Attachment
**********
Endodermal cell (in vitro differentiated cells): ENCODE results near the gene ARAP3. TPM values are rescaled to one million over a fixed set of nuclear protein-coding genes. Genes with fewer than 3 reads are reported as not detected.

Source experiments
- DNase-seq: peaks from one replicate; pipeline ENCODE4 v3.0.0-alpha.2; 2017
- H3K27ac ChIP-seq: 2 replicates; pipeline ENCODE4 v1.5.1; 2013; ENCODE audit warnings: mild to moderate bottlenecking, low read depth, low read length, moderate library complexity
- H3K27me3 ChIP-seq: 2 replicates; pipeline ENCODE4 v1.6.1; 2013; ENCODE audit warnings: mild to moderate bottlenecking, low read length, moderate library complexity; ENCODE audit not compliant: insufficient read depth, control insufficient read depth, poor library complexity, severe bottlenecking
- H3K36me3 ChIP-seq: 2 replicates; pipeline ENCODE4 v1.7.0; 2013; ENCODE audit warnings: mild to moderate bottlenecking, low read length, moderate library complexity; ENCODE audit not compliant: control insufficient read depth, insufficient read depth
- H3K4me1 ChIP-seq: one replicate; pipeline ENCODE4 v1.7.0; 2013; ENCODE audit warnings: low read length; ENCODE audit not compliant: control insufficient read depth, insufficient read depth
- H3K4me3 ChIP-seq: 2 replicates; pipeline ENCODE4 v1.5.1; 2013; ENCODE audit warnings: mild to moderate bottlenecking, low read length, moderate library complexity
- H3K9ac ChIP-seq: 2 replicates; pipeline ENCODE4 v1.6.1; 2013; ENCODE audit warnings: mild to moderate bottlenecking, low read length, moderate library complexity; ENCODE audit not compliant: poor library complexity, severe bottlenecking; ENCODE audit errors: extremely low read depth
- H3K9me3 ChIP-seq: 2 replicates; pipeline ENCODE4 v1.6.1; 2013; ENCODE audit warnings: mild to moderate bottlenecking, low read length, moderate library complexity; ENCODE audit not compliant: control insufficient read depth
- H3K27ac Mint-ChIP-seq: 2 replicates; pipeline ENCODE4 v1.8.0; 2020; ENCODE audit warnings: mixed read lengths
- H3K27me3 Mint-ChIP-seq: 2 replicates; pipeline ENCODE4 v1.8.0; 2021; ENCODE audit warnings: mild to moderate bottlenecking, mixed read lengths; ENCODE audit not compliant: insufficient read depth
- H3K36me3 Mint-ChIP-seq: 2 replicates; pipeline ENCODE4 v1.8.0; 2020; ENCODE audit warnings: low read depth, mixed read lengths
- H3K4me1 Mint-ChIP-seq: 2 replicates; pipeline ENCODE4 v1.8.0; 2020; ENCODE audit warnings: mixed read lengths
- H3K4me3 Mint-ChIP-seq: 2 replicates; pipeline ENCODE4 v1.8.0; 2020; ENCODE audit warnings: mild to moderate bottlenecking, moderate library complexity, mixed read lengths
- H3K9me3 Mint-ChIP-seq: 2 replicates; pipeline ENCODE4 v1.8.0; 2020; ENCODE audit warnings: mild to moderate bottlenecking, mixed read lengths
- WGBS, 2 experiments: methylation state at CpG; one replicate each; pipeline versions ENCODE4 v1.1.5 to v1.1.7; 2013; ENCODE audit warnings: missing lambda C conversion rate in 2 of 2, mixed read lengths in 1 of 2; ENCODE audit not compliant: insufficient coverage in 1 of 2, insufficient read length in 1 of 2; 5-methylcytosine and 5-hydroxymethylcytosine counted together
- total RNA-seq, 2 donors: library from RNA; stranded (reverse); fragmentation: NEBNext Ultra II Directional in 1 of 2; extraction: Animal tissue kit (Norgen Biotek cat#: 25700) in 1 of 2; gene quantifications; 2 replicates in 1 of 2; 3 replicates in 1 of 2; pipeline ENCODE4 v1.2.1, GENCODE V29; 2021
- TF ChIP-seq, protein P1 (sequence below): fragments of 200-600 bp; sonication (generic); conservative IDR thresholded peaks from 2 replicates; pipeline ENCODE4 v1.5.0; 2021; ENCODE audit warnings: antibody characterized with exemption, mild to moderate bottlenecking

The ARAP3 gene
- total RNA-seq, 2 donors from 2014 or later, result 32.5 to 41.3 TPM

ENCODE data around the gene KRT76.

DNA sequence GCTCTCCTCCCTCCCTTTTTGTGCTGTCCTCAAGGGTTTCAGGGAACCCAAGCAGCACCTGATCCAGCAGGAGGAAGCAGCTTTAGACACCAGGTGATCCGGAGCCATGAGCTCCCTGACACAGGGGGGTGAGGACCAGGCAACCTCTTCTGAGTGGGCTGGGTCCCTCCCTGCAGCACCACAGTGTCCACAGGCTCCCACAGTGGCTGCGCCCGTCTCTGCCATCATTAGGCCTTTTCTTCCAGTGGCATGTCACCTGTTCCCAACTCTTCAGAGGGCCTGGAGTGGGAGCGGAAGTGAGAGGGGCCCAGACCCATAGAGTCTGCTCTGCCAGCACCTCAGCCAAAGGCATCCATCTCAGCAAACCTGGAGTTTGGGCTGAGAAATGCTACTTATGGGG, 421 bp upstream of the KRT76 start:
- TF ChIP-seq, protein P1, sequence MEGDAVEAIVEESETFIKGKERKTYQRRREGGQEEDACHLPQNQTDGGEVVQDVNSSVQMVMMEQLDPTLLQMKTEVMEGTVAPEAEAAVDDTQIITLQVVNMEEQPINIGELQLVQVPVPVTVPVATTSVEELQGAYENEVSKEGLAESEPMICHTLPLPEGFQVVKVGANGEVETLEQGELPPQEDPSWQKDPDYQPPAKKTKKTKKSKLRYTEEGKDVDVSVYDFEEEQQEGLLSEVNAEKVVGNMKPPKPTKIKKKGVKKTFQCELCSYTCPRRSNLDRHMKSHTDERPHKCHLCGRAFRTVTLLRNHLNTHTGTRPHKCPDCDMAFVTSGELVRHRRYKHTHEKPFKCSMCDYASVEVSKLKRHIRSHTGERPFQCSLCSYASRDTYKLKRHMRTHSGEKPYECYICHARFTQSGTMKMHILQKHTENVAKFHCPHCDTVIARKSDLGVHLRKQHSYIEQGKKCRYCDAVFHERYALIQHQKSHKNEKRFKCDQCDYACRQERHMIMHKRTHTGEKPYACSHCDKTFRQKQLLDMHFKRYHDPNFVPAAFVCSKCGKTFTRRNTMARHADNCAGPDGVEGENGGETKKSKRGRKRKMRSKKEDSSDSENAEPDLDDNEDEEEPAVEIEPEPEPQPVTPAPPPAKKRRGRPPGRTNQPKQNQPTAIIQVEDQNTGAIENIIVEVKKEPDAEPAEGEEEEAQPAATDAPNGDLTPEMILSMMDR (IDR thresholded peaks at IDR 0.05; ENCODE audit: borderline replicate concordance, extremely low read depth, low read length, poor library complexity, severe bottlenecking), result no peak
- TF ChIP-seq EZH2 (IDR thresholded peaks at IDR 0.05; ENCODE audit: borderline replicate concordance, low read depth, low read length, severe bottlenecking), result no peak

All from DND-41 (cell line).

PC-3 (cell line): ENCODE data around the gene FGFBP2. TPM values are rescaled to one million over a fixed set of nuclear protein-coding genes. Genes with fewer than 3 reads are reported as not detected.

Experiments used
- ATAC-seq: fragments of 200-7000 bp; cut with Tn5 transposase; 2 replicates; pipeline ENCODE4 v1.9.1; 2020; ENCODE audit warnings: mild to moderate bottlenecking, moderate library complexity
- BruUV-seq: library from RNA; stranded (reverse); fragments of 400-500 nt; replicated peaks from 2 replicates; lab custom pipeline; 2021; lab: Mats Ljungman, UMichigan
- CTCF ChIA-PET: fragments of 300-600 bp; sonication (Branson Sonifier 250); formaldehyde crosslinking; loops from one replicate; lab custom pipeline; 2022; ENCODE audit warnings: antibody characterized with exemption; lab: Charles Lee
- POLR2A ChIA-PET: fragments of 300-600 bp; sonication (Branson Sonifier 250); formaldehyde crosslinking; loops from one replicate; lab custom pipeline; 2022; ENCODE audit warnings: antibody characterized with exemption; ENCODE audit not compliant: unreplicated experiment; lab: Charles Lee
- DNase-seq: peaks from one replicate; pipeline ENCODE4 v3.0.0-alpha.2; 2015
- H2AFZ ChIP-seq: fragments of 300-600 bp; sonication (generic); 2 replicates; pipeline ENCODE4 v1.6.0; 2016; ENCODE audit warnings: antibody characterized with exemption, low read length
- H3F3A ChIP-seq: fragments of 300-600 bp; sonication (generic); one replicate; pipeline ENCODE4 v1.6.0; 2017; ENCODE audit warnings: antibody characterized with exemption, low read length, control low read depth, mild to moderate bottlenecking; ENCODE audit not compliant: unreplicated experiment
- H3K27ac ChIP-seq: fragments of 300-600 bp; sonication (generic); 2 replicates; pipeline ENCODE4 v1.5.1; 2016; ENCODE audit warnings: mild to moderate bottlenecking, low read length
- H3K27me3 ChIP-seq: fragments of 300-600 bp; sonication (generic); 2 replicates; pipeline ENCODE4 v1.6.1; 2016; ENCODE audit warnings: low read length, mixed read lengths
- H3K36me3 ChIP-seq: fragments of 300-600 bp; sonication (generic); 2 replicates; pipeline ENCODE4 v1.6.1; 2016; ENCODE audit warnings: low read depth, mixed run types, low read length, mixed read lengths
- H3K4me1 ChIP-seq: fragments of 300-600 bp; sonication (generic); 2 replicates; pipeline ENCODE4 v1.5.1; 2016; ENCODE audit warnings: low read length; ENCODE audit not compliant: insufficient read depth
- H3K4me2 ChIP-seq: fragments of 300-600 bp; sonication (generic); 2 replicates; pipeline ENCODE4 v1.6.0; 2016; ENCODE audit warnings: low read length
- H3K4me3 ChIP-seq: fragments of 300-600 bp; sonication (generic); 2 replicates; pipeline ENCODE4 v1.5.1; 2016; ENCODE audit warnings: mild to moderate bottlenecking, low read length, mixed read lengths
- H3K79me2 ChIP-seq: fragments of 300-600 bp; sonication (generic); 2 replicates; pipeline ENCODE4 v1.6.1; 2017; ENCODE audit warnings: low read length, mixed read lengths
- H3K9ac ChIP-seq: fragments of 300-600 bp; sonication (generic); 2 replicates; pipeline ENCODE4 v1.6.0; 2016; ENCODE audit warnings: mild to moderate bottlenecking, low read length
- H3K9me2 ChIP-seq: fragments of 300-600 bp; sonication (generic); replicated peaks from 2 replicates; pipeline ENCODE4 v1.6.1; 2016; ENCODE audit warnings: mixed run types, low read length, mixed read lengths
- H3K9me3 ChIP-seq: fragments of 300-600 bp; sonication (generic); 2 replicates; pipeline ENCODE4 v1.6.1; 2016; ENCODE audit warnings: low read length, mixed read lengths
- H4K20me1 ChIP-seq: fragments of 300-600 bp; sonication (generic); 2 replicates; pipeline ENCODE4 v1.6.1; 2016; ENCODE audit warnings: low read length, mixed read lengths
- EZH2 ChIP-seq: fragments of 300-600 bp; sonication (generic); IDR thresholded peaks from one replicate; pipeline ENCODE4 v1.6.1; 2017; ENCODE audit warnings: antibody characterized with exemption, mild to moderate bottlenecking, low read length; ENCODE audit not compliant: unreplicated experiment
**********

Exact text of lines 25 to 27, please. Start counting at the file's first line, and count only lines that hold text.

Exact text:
- TF ChIP-seq EZH2 (IDR thresholded peaks at IDR 0.05; ENCODE audit: borderline replicate concordance, low read depth, low read length, severe bottlenecking), result no peak

All from DND-41 (cell line).

PC-3 (cell line): ENCODE data around the gene FGFBP2. TPM values are rescaled to one million over a fixed set of nuclear protein-coding genes. Genes with fewer than 3 reads are reported as not detected.